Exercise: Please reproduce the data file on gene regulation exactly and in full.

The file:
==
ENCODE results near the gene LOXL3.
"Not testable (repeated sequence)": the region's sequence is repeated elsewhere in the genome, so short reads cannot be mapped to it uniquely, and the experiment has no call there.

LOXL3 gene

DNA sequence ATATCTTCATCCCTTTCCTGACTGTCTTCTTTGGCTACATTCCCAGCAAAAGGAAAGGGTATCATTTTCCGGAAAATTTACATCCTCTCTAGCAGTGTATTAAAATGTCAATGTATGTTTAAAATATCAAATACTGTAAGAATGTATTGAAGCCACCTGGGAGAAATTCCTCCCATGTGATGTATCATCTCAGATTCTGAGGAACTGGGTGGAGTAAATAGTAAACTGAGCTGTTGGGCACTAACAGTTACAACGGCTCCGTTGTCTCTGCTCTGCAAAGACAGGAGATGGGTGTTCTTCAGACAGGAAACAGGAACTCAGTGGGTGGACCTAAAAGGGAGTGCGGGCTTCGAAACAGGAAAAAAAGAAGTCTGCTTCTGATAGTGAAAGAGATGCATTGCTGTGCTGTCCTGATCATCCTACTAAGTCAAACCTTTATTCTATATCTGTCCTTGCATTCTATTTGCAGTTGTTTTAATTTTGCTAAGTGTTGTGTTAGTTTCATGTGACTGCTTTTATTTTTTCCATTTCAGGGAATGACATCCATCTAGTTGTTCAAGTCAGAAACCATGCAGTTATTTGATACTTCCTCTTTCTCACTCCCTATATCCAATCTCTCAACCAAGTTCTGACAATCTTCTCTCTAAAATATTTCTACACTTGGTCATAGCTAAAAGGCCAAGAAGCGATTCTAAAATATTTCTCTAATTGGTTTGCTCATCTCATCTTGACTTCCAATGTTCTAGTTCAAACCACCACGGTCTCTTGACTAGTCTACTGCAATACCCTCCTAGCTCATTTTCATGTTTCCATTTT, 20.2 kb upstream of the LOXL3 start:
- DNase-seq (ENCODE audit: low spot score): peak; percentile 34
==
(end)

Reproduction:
ENCODE results near the gene LOXL3.
"Not testable (repeated sequence)": the region's sequence is repeated elsewhere in the genome, so short reads cannot be mapped to it uniquely, and the experiment has no call there.

LOXL3 gene

DNA sequence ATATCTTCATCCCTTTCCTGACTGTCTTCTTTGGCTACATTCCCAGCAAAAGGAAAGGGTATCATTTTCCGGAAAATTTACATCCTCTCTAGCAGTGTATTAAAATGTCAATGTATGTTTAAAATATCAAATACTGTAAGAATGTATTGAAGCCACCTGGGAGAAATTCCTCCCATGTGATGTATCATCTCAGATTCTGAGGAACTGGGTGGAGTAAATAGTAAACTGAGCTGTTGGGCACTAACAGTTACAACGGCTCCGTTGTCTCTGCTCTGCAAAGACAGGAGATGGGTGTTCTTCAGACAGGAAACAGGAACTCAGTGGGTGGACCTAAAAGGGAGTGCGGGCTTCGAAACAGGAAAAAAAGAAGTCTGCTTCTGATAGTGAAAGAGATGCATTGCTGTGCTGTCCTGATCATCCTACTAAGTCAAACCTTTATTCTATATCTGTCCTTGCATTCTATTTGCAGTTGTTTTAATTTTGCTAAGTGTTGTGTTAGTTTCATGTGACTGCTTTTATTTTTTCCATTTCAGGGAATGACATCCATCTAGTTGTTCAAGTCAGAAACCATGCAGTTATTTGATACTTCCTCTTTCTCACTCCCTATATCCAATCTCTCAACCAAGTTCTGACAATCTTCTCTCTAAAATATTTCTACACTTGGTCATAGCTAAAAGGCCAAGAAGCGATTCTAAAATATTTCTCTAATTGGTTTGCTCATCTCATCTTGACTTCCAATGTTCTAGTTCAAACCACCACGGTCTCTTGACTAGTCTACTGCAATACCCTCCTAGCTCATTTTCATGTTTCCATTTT, 20.2 kb upstream of the LOXL3 start:
- DNase-seq (ENCODE audit: low spot score): peak; percentile 34